And with Democrats still in control of the Illinois House and Senate, they are likely to succeed, at least for now.
A University of Illinois study Robert Bruno, professor of labor relations at the university of Illinois, and Frank Manzo IV, policy director of the Illinois Economic Policy Institute, shows RTW lowers wages and benefits, and increases reliance on public assistance.
Bruno and Manzo concluded that if Illinois had adopted RTW in 2013, the need for government assistance including food stamps would have increased by $440 million because of lower pay and lost worker protections.
Indiana and Michigan passed RTWin 2012 and Missouri and Wisconsin are expected to take up up this year.
“The Midwest was once the hub of the labor movement, but many neighboring states spent the past few decades enacting policies that lead to slashed employee benefits, decreased wages and outsourced jobs,” said State Sen. Andy Manar (D–Bunker Hill).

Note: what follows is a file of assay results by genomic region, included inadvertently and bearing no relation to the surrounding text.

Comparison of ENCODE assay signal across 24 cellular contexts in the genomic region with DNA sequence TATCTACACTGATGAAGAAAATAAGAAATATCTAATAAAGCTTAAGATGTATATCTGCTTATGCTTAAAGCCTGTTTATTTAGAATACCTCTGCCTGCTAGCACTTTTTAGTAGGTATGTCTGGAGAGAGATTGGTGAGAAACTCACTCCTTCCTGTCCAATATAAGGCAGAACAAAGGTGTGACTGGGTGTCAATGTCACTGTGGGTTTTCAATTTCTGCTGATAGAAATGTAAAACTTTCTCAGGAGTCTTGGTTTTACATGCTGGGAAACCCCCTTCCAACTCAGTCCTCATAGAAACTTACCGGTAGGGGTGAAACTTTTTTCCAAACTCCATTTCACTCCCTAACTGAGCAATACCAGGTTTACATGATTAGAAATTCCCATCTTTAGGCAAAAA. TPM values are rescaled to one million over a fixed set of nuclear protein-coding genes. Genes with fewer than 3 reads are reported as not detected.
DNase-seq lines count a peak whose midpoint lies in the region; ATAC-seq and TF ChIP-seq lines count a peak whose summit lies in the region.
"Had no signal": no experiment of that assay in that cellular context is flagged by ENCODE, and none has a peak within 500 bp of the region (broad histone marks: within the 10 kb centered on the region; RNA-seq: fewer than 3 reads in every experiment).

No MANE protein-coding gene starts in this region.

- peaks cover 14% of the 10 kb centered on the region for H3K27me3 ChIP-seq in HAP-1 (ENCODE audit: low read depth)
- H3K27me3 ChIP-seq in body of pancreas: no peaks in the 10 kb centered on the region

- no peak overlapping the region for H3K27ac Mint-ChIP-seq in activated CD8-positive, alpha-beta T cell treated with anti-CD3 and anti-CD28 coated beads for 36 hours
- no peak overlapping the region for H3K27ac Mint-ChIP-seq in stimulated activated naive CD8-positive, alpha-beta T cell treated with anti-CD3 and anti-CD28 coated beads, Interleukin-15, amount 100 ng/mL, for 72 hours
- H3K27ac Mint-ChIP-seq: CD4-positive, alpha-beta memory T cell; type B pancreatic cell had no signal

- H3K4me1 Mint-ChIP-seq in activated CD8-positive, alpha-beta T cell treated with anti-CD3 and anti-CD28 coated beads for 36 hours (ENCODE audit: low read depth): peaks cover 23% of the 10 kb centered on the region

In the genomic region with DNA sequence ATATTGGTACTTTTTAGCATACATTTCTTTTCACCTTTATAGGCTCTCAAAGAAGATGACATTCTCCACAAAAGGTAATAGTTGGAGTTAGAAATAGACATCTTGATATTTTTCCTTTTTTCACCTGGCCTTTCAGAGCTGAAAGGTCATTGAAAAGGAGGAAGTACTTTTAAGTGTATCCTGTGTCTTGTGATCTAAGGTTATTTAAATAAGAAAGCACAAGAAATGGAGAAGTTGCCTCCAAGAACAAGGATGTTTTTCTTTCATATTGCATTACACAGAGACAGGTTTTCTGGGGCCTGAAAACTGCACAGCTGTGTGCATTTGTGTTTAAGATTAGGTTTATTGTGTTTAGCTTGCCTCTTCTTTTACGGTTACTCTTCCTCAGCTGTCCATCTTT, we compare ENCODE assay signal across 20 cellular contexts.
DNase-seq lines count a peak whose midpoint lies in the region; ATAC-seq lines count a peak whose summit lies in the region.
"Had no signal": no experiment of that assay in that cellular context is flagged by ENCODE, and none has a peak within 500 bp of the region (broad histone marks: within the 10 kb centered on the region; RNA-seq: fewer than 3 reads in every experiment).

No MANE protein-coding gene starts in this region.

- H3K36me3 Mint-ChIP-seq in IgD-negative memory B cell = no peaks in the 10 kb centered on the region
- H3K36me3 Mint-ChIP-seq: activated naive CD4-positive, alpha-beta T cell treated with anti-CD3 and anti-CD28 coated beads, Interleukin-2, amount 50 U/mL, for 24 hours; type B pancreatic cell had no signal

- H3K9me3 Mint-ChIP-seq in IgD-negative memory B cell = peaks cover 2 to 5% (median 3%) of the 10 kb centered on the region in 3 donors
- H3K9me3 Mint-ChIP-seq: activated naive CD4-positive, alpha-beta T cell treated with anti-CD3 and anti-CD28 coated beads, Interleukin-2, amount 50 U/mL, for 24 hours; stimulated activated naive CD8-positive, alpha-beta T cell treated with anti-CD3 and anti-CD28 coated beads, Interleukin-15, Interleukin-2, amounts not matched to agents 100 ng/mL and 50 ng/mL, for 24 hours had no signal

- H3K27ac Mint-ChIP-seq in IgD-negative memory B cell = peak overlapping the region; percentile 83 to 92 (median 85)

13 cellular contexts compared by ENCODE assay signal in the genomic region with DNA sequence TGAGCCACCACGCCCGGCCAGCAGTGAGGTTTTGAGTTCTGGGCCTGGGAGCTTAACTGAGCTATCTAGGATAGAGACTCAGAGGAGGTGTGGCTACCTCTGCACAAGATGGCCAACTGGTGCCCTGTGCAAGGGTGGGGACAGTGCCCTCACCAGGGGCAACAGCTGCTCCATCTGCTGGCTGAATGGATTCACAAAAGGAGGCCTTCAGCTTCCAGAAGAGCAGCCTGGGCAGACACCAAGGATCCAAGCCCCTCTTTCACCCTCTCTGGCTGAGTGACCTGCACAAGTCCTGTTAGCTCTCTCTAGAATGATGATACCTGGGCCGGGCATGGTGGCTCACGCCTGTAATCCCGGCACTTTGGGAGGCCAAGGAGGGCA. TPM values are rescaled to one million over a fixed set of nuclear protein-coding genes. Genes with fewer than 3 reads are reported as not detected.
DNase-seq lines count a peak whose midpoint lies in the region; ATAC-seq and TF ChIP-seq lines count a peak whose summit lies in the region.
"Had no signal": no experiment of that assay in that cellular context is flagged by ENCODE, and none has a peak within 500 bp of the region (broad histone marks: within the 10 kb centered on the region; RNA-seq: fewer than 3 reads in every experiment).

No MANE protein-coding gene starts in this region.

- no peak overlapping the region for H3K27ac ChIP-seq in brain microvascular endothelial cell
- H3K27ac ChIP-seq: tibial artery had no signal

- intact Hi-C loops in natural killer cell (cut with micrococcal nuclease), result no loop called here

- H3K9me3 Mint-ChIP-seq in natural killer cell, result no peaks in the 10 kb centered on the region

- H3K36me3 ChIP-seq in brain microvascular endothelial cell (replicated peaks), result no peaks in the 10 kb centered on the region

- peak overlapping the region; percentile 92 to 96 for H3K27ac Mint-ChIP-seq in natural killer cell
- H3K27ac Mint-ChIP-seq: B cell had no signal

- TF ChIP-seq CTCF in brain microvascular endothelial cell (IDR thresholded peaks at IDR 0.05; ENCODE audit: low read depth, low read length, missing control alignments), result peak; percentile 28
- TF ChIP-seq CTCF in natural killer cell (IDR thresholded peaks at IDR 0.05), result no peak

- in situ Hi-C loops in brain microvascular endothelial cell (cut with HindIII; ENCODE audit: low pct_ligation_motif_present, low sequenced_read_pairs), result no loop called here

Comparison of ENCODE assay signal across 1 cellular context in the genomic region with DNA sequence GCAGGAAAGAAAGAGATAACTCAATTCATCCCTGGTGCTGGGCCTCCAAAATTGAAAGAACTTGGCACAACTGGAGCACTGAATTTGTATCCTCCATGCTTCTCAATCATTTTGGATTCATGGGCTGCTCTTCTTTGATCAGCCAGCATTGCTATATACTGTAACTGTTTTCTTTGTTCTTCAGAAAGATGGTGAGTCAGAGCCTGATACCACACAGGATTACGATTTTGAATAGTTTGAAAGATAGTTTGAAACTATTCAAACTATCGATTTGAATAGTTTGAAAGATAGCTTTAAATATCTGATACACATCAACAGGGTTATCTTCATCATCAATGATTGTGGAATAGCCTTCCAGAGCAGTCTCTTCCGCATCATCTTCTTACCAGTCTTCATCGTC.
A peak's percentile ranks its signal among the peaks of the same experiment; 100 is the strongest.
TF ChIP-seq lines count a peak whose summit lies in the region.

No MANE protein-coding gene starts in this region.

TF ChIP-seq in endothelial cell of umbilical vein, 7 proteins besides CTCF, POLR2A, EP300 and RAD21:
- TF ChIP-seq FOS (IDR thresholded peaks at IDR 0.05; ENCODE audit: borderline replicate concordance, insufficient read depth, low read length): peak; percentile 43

“These shortsighted policies cripple working-class families, which ultimately places a greater burden on our middle class.”
BUILT BY UNIONS
Sen. Gary Forby (D-Benton), chair of the Senate Labor and Commerce Committee, said Illinois’ middle class was built by unions.
“They ensure working men and women receive honest pay for an honest day’s work,” Forby said. “I don’t understand why some politicians push so hard to take that away.”